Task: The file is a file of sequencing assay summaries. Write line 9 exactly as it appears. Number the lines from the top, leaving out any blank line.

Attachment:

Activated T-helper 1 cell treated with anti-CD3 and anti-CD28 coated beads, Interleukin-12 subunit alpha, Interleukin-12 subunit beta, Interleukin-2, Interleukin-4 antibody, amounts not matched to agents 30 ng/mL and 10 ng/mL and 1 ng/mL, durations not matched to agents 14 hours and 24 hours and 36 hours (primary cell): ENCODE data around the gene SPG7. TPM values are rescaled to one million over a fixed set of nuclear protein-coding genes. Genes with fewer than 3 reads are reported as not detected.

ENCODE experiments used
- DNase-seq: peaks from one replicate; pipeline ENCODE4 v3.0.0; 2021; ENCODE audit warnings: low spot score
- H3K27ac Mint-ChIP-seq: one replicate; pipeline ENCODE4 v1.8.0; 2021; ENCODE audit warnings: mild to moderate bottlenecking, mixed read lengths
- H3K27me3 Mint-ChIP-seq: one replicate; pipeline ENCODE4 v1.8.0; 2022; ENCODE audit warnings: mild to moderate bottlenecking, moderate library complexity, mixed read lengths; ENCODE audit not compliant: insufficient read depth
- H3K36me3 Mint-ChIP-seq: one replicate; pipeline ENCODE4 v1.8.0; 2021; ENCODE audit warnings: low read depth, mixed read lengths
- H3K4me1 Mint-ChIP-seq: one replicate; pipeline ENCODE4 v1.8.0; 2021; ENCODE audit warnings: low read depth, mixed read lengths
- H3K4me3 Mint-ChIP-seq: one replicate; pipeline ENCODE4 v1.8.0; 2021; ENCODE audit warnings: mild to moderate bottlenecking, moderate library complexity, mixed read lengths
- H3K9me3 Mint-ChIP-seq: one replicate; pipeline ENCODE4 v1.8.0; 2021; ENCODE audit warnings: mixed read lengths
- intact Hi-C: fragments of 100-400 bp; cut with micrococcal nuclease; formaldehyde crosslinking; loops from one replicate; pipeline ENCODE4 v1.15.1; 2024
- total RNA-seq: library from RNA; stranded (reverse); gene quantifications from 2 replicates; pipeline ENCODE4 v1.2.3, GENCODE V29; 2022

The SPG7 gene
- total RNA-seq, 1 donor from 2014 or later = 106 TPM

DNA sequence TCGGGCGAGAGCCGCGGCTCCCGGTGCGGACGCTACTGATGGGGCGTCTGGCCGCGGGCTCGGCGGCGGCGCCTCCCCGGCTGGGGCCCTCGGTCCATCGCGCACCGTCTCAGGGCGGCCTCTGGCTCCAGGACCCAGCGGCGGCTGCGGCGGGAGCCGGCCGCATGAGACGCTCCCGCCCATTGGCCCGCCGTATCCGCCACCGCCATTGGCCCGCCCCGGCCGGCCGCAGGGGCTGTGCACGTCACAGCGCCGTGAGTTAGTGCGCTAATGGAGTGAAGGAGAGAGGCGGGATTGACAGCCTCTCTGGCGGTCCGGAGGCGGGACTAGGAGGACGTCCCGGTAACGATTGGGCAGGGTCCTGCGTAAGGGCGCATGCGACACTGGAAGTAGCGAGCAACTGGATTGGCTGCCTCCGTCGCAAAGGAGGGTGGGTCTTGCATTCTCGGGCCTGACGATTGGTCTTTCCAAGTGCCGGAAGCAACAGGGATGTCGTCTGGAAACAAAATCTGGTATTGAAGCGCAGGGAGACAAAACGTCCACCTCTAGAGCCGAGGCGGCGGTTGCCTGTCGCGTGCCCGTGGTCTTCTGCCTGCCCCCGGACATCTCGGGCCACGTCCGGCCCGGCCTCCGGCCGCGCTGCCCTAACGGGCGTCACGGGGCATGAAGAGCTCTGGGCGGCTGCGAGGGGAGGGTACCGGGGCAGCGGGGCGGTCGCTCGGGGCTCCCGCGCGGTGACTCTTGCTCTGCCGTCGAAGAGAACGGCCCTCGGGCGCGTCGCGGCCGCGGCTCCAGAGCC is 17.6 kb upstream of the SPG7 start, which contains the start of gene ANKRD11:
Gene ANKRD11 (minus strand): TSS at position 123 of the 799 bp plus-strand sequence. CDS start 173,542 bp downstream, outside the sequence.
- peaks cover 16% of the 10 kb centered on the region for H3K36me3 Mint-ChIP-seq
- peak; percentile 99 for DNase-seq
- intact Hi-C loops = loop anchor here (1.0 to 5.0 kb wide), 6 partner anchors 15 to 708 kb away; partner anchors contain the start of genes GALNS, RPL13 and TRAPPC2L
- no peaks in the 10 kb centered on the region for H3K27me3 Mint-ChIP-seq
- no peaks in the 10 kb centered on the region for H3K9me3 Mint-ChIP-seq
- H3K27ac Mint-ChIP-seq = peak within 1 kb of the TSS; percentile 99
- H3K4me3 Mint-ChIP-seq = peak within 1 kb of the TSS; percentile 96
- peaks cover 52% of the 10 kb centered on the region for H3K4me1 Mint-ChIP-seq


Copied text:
- H3K9me3 Mint-ChIP-seq: one replicate; pipeline ENCODE4 v1.8.0; 2021; ENCODE audit warnings: mixed read lengths